The Man who Writes Sci-non-fi. by Bob Orr
Brian J Ford is a scientist and author. He writes books, articles for academic and other journals, and has given talks to practising and would-be writers. He has written thirty science books, which have been published in over 100 editions around the world. These include the award-winning Images of Science, his pioneering First Encyclopaedia of Science, and the influential book BSE: The Facts. Brian is regular contributor to Encyclopaedia Britannica and has advised the Guinness Book of Records. Full details of his publications are shown on his website.
He was the first British President of the European Union of Science Journalists' Associations in Brussels and Chairman of the Technical and Scientific Committee at the Society of Authors. He is widely reviewed as a 'sparkling speaker' and a 'rare master of the art of getting the message across', and lectures annually in the United States. He travels extensively, gives lectures and chair meetings, and was recently awarded the inaugural August Köhler medal in America. In 2002 Brian was nominated for the Faraday Medal at the Royal Society.
The Times Higher Education Supplement said recently: 'Ford's rules should be painted on the walls of laboratories like the Ten Commandments in a parish church.'
We met when he was lecturing at the Writers Summer School at Swanwick where he told me his thoughts on writing and science:
1. Brian J Ford as guest speaker aboard a cruise liner. 2. A cover of Brian's recent book.
"It started when I was a teenager at University. I contacted the editor of a local newspaper and with teenage arrogance told him that 'science is going to be very big over the next few years and what you need is a weekly column.' To my amazement, he commissioned ten columns paying a guinea per column. I had to supply the first five columns on a trial basis. I wrote the pieces, sent then off and waited confidently for a reply within a few days. Of course it didn't come for several weeks. I had almost given up until one day I was in the reference library, reading the paper. I started at the back and read towards the front. Eventually, to my surprise, there on page two was this enormous article with my name on it.
"I felt so embarrassed that I quickly closed the paper. Another shock. There on the front page was blazoned 'Starting this week! A new series of Articles on Science specially commissioned from Brian J Ford'. P align=left>"My first book was a result of researching in East Germany when, in 1969, the Russians rolled into Czechoslovakia. Someone suggested the material would make a good book. I was commissioned by Ballantines of New York and wrote German Secret Weapons -Blueprint for Mars. The book has been in print ever since. Then came a textbook on microbiology. I put the idea to Northwood publishing and they contracted the book. It is still cited to day. I recently had a request from a firm of lawyers in Los Angeles who wanted to quote the book in litigation.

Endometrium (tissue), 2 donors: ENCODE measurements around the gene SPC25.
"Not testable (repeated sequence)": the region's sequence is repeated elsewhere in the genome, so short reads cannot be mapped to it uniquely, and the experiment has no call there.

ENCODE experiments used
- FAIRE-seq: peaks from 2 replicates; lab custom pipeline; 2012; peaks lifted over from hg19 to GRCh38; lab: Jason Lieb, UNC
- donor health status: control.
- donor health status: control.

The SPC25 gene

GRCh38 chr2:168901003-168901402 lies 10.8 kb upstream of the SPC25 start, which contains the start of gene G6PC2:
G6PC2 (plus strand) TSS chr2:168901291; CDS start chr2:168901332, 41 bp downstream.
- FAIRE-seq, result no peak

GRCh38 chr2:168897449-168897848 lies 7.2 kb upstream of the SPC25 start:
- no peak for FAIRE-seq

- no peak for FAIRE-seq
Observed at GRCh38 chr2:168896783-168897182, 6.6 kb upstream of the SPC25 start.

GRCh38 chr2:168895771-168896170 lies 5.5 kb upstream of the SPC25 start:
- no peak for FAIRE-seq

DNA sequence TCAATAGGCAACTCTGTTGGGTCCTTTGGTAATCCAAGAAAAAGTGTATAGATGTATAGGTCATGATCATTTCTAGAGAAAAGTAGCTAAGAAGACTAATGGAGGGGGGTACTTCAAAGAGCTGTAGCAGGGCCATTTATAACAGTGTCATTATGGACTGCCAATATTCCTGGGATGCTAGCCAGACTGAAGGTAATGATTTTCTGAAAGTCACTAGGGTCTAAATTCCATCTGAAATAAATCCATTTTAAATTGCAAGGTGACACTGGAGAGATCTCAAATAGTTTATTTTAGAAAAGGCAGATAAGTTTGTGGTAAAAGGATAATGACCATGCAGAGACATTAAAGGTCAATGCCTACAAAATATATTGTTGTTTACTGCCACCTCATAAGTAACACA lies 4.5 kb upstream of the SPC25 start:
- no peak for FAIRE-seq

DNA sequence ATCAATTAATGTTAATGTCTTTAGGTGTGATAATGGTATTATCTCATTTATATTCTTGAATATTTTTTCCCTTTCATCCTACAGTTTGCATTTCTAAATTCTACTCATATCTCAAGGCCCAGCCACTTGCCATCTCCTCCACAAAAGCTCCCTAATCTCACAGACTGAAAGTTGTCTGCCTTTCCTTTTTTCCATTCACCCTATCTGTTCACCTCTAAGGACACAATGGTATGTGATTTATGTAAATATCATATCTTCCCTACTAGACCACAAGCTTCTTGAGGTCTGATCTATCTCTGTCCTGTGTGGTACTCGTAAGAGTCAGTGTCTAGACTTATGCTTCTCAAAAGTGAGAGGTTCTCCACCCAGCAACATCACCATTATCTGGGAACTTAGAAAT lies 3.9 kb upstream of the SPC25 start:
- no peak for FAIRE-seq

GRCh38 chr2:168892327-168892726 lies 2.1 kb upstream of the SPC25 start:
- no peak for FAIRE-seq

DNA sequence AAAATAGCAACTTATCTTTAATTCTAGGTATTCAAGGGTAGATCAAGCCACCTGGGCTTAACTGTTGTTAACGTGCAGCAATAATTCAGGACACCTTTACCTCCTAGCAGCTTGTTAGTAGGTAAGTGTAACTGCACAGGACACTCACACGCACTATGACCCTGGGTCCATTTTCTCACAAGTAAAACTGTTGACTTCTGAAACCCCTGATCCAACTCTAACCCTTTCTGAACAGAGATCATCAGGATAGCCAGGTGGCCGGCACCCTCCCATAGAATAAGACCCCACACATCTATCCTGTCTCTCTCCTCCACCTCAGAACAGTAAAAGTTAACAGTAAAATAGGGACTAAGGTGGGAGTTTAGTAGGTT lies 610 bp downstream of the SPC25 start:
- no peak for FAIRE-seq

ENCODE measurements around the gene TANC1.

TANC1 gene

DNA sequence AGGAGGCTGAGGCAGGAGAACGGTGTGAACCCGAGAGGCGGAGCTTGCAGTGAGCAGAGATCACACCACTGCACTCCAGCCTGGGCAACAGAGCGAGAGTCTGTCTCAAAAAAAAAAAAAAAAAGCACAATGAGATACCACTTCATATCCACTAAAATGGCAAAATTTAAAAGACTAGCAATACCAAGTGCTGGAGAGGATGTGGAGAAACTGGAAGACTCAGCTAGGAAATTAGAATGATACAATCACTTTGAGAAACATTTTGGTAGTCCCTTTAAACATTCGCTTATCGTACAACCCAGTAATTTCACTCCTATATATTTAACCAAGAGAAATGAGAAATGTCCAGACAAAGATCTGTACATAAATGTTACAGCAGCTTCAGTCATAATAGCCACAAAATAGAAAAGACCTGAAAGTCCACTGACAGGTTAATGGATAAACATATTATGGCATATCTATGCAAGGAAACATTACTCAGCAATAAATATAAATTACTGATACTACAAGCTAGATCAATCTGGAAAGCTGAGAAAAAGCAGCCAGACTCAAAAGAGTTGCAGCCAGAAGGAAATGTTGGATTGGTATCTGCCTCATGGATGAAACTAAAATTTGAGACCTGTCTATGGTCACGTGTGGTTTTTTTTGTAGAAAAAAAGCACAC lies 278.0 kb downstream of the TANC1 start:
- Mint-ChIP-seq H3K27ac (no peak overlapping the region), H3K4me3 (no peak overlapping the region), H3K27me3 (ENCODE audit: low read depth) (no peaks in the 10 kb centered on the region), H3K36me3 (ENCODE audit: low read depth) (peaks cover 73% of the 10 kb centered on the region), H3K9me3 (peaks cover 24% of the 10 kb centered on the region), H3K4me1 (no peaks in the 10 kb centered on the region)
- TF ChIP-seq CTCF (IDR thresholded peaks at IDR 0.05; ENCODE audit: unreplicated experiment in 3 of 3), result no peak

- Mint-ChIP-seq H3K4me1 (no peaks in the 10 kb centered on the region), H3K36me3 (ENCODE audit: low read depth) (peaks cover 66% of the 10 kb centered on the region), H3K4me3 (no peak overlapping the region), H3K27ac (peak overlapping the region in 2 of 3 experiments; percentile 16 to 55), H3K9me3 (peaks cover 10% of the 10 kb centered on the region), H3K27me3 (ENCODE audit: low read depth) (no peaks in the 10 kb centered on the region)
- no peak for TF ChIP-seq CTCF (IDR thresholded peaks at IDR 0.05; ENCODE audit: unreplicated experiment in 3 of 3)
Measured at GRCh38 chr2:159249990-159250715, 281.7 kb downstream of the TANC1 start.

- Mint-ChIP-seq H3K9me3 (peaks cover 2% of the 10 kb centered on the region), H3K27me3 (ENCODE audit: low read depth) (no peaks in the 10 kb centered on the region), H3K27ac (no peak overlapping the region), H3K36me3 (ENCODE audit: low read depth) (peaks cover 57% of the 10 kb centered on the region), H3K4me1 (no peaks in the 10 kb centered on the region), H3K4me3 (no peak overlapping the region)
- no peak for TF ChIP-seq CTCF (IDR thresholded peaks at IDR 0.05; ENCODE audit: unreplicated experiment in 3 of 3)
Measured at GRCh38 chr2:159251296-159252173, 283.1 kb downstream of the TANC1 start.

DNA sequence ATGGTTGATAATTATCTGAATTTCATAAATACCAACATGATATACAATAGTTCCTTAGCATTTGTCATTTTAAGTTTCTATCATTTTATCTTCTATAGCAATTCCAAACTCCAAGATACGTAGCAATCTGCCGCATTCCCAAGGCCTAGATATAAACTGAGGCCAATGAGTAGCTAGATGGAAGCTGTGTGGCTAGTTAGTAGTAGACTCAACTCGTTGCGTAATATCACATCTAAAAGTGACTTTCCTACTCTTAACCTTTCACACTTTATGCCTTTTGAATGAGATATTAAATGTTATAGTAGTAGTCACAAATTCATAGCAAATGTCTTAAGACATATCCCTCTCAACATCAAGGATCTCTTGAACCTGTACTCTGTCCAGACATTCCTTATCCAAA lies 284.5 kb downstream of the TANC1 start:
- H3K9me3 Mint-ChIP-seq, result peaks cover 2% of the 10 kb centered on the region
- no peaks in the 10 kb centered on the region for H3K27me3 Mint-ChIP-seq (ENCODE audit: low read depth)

"Now a confession. I have never had any serious ambitions to be a writer and I do not enjoy the process. This is not a boast. I am rather ashamed that I cannot work like a real author, with notes and paragraphs scattered around. I formulate the whole idea in my head then when it is ready get it written in one massive effort. When I am writing, I am unapproachable. I snap at my wife and kick the dog if they interrupt me - or is that the wrong way round?
"I write because there is no other way to get one's ideas across to a lot of people. It becomes a necessary evil. When I write, I write very quickly, for example my book on computers - which I wrote in the seventies - took three and a half days to complete.Some writers are offended if an editor makes suggestions or corrections. I leave editing to the editor. Because something is clear to me does not mean it will be clear to others and the whole purpose of writing is to please the reader and entice their interest.
"Recently I accidentally entered the world of publishing. NESTA, the National Endowment of Science, Technology and the Arts, asked me to produce a full-colour experimental science manual for school kids. They wanted me to write and produce it. So I had to commission the printing and design. Then, following a meeting at Cambridge on GM crops, the organisers thought it would make a book and asked if I could publish it for them. I agreed and registered as a publisher with the right to allocate ISBN numbers.
"Having been an author all my adult life, writing has always seemed a natural task, but publishing is a whole new world. Deciding on the book design and dealing with all the tasks involved is exciting and something which I enjoy enormously. I have wanted to publish a book since I was about fourteen and it has taken me until now to realise that ambition.
"I have always tried to stimulate new philosophies and ways of looking at science. Some years ago there was a belief that science was to hard a subject for primary children. I always thought that nine, ten and eleven year olds were the true scientists. They are interested and fascinated with discovery. It is only as they get older the science gets knocked out of them. I had discussions with a company who produced large colour books and they agreed with my plan. The book was published in all the English speaking countries and sold seventy thousand copies in one month. Since then I am delighted to say almost every bookshop sells science books aimed at the pre-teens.
"So I have had the chance to break new ground. I enjoy interacting with an audience and have a final thought to offer. I think we should teach students facts and results until lunchtime on Fridays, but after lunch we should spend the time discussing the things which we do not yet know. The areas of ignorance are the important ones."